So what will this chocolate do? It’ll change from liquid to solid. In other words, C) it will freeze.
“What!?! How can it freeze? It’s not even cold!!!”

That’s the other beauty of this question, and peer instruction questions in general. If there’s a strong misconception (“freezing is cold because, you know, ice”), you can build that misconception into the question, giving students low-stakes opportunities to activate and then confront their own misconceptions.
A good peer instruction question is not simply an assessment of fact. Instead, peer instruction allows the instructor to drive a discussion, giving each student an opportunity to think on their own and then practice talking like an expert with their peers.

For more information about peer instruction, check out:

If you’re interested in talking more about peer instruction, feel free to contact me
TA Credentialing Workshop

Please advise any new TAs that a credentialing workshop will be held on January 3, 4, 5, 2017.  9 am to 12 pm. Room: SCI 331.  TAs are required to attend all three days.
TAs can register at:

Training for TAs: Marking Multiple Choice Bubble Sheet Exams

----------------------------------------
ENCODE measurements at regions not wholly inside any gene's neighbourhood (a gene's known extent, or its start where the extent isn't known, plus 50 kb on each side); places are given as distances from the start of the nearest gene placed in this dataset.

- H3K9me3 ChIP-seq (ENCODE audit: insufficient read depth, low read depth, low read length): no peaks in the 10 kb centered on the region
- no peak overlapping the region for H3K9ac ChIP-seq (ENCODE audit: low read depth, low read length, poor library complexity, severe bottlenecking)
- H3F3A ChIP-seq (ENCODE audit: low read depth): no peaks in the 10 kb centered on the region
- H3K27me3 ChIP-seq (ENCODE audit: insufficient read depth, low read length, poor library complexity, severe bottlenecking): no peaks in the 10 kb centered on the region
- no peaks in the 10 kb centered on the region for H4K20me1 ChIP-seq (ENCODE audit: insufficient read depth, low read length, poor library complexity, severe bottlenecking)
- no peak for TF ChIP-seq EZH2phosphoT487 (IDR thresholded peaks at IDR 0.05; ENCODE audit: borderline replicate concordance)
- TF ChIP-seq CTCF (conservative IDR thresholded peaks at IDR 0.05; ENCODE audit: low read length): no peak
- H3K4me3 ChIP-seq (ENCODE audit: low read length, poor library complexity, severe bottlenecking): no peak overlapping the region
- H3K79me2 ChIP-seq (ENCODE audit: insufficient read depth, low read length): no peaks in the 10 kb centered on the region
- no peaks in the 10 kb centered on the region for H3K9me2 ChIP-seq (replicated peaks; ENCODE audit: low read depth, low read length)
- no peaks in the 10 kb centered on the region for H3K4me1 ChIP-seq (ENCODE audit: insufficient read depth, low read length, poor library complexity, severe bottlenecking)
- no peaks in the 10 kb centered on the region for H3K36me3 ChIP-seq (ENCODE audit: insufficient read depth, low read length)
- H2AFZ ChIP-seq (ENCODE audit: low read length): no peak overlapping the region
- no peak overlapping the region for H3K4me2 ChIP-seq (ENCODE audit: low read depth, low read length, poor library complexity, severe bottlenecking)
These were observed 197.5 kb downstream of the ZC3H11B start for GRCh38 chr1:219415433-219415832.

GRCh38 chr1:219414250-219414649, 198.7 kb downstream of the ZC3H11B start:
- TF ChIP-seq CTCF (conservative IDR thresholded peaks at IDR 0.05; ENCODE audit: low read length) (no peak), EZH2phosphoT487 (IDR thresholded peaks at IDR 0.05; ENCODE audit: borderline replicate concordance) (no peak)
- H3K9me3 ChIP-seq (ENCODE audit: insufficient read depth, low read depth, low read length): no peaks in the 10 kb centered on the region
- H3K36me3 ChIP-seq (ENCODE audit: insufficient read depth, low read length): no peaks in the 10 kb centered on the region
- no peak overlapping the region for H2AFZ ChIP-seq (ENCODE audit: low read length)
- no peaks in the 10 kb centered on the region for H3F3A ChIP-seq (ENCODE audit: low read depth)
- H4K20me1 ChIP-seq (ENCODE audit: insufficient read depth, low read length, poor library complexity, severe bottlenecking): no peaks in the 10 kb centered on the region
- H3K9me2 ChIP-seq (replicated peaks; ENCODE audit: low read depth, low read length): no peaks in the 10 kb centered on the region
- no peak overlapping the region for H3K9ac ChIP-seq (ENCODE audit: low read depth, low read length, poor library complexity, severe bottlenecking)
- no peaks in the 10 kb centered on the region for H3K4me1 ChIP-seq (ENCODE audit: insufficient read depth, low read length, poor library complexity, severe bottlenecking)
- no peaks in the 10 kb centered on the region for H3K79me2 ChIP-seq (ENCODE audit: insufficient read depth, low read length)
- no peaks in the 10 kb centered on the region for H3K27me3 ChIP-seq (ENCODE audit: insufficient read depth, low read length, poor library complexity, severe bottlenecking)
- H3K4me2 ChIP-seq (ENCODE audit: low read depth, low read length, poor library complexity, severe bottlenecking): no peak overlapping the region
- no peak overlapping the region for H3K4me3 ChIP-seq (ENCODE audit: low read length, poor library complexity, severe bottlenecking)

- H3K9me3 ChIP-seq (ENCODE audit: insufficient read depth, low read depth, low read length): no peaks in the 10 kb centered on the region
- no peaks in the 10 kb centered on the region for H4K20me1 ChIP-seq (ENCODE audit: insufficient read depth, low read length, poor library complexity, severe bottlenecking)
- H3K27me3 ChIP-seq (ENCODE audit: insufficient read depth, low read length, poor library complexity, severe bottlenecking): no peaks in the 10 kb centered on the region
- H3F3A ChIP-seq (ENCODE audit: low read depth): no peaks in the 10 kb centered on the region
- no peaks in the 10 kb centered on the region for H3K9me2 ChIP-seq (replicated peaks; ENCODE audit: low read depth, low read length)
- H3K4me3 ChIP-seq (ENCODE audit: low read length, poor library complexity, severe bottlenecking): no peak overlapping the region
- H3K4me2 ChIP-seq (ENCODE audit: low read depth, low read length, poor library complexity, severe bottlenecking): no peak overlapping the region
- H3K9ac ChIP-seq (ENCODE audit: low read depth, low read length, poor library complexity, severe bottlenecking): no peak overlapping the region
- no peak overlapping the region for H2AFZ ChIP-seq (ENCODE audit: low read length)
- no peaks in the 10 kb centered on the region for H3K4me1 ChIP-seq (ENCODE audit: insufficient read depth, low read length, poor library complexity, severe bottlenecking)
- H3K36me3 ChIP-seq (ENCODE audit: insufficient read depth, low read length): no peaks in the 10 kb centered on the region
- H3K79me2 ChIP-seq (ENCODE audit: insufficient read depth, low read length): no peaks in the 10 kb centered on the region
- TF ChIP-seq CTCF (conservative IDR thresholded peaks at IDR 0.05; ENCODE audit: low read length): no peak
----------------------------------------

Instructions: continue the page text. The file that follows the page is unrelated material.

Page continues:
ARTS 338, Wednesday January 25, 2-3 pm
This training session is designed for TAs who will be marking multiple choice exams administered on bubble sheets.  The scanning and marking process will be demonstrated with sample exam sheets.  This workstation is also referred to as the Optical Mark Reader (OMR).  Space will be limited to 6 participants or less – please RSVP.  More sessions will be added in the new year.  Please check the website for updates.  *Does NOT count towards the TA Credential qualification.
Maeyellem Weimer on How to Keep Your Teaching Fresh

Free Podcast

Teachers do a lot of teaching, and they often teach many of the same courses again and again.

It's only natural that even the most committed faculty member, at some point, will hit the wall—feeling as if his or her teaching methods are getting tired or that once reliable procedures are falling short.

What techniques keep your teaching fresh?

In this recorded interview, Maryellen Weimer, PhD, offers some effective teaching strategies you can try that will inject new energy into your courses and refresh your teaching.